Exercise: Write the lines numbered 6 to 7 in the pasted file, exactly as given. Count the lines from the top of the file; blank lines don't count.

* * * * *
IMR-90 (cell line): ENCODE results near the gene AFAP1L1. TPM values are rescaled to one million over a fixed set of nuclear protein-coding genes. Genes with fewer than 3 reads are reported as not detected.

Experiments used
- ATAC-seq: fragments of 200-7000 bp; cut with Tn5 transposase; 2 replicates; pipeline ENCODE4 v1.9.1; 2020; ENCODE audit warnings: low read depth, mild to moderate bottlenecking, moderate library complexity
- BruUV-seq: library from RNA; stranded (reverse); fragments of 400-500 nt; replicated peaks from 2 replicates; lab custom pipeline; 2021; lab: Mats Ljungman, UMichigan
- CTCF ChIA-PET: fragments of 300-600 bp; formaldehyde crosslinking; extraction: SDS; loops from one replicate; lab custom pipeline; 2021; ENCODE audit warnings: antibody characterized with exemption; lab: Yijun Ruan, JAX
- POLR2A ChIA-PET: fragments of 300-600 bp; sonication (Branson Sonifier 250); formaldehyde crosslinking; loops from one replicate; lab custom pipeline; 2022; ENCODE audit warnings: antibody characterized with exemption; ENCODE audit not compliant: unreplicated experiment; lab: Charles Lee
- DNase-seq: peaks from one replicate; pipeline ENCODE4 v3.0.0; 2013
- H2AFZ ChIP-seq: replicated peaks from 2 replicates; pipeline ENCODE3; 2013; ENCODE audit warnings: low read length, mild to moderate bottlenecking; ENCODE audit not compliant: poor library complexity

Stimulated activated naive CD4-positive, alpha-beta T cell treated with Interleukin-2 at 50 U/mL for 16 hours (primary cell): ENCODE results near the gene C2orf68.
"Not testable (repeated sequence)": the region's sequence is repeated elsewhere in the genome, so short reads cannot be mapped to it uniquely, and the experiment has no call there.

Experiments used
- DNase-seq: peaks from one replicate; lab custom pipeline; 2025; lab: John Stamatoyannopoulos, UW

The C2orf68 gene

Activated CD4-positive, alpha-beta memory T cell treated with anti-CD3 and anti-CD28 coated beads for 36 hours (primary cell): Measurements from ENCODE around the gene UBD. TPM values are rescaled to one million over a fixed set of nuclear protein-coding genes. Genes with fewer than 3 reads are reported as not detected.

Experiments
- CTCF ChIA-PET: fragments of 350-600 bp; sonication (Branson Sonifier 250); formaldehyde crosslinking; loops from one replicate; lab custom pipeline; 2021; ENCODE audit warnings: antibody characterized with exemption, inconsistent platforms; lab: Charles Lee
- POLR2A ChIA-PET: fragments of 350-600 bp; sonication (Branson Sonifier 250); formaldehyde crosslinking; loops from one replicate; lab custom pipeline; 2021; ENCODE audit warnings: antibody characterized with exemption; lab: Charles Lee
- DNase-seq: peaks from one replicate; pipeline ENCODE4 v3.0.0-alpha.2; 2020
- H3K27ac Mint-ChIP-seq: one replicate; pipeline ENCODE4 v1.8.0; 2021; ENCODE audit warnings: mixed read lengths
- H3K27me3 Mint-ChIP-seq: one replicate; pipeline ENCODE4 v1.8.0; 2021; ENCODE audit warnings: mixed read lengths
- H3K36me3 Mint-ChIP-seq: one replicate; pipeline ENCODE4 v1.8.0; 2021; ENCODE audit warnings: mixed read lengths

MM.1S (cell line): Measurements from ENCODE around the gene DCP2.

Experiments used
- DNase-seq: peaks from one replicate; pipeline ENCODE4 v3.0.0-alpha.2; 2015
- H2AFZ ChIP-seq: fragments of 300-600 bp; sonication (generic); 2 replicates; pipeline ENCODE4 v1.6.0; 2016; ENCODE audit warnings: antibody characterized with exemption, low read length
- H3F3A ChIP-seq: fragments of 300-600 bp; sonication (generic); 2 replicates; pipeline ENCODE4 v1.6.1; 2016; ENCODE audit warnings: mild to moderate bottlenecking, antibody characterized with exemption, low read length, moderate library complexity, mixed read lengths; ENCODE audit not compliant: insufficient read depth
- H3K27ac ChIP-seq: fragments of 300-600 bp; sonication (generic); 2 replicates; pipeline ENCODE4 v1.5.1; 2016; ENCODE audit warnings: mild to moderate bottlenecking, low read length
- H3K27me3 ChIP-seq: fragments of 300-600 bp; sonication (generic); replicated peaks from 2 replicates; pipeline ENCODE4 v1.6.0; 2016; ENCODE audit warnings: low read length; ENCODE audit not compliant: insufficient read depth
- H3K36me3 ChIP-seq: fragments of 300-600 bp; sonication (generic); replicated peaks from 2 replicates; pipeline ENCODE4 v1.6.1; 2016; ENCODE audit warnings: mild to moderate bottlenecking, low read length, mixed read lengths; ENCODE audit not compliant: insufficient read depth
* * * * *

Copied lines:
- POLR2A ChIA-PET: fragments of 300-600 bp; sonication (Branson Sonifier 250); formaldehyde crosslinking; loops from one replicate; lab custom pipeline; 2022; ENCODE audit warnings: antibody characterized with exemption; ENCODE audit not compliant: unreplicated experiment; lab: Charles Lee
- DNase-seq: peaks from one replicate; pipeline ENCODE4 v3.0.0; 2013